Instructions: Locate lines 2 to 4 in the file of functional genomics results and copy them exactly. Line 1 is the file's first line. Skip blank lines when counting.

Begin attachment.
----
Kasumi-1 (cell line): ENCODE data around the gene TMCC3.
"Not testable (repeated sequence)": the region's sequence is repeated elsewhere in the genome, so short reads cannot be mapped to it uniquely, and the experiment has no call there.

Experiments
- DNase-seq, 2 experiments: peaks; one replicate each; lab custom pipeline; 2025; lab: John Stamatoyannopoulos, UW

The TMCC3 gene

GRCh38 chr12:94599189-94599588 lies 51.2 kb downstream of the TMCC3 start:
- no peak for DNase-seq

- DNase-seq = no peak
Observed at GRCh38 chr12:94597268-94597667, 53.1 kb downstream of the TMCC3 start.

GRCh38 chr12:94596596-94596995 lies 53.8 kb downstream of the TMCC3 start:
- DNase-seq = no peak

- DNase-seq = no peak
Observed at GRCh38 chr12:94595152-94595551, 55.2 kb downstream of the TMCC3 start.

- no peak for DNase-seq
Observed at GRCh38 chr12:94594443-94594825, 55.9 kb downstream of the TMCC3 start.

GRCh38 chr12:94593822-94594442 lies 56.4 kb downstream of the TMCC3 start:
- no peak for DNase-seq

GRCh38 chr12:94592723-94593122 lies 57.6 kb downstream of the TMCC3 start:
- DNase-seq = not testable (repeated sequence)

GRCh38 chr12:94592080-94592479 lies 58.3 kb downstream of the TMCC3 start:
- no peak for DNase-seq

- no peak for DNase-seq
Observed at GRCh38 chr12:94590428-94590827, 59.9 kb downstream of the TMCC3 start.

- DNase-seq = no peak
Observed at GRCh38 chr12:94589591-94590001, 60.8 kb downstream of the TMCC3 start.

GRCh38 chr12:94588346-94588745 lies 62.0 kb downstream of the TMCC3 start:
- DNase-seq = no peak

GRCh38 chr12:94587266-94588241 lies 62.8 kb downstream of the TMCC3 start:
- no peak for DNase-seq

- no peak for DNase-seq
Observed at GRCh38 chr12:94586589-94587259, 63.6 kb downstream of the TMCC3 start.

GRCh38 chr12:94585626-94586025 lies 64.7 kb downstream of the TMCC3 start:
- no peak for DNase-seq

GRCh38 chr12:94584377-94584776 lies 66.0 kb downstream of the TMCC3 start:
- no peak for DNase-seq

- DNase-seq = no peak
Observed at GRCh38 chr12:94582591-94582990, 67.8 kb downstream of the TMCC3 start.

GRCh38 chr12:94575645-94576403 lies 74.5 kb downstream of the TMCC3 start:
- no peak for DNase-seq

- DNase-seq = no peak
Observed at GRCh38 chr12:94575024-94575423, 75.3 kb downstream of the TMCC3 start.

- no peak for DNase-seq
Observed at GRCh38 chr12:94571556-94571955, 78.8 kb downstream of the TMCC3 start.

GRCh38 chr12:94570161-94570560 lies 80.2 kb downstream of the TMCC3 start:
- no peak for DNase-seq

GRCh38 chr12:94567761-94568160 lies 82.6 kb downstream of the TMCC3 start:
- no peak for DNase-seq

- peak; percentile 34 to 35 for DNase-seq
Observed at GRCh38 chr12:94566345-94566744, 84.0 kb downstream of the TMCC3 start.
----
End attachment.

"Not testable (repeated sequence)": the region's sequence is repeated elsewhere in the genome, so short reads cannot be mapped to it uniquely, and the experiment has no call there.

Experiments
- DNase-seq, 2 experiments: peaks; one replicate each; lab custom pipeline; 2025; lab: John Stamatoyannopoulos, UW